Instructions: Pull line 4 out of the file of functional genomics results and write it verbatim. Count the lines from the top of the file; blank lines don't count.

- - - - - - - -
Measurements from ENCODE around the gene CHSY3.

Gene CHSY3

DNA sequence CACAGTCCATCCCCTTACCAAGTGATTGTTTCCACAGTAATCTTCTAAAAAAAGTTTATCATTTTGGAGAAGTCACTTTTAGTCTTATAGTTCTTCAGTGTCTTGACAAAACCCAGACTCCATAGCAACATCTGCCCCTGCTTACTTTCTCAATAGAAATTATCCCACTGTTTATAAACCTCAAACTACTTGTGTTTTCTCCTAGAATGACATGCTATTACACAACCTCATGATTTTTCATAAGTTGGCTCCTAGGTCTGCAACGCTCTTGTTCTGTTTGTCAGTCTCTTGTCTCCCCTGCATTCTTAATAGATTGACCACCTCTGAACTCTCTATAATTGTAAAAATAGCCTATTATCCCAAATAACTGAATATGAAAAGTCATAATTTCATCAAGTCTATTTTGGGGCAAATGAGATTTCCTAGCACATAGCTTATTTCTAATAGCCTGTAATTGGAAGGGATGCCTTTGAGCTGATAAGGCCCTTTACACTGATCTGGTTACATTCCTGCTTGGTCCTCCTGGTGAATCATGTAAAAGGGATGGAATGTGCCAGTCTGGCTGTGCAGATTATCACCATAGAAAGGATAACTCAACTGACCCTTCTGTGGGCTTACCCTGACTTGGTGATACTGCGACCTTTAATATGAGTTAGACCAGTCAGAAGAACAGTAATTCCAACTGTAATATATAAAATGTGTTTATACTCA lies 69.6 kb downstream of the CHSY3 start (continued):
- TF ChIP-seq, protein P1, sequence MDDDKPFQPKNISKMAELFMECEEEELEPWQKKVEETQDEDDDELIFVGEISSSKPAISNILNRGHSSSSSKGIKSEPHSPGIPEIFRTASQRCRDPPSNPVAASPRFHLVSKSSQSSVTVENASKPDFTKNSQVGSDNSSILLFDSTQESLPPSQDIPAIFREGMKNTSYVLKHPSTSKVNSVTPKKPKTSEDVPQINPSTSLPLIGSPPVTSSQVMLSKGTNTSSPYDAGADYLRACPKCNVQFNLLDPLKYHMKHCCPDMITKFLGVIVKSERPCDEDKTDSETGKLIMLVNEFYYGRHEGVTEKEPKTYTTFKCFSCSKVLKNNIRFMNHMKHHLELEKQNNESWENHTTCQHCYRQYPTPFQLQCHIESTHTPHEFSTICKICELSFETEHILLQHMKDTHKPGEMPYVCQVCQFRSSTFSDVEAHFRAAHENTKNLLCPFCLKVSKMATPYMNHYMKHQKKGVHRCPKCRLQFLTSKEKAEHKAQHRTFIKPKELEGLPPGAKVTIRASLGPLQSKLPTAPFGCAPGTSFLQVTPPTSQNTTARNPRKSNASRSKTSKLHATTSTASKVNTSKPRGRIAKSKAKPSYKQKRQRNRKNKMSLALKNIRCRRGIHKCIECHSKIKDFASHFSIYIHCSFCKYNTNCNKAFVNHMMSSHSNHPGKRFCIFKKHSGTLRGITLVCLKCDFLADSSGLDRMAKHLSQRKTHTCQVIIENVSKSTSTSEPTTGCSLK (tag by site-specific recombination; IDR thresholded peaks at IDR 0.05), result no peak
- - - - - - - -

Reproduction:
- TF ChIP-seq, protein P1, sequence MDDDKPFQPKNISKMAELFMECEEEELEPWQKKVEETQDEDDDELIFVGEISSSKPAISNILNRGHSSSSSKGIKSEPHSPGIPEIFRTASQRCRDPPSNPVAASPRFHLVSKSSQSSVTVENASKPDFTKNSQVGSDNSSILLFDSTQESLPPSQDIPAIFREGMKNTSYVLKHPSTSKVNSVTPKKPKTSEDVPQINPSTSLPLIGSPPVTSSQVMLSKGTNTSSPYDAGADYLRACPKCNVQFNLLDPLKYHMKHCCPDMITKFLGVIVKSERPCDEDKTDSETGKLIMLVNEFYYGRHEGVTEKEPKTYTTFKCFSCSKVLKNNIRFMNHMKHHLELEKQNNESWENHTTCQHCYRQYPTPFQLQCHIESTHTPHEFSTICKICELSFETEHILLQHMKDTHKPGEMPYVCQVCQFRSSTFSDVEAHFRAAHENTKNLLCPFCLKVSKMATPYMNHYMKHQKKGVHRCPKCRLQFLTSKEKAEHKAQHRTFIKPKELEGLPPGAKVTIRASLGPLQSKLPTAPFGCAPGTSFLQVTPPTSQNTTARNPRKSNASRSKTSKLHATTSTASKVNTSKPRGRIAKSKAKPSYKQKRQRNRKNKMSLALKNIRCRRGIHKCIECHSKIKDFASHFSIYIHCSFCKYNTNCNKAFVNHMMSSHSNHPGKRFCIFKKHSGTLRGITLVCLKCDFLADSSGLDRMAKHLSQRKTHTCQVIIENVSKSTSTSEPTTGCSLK (tag by site-specific recombination; IDR thresholded peaks at IDR 0.05), result no peak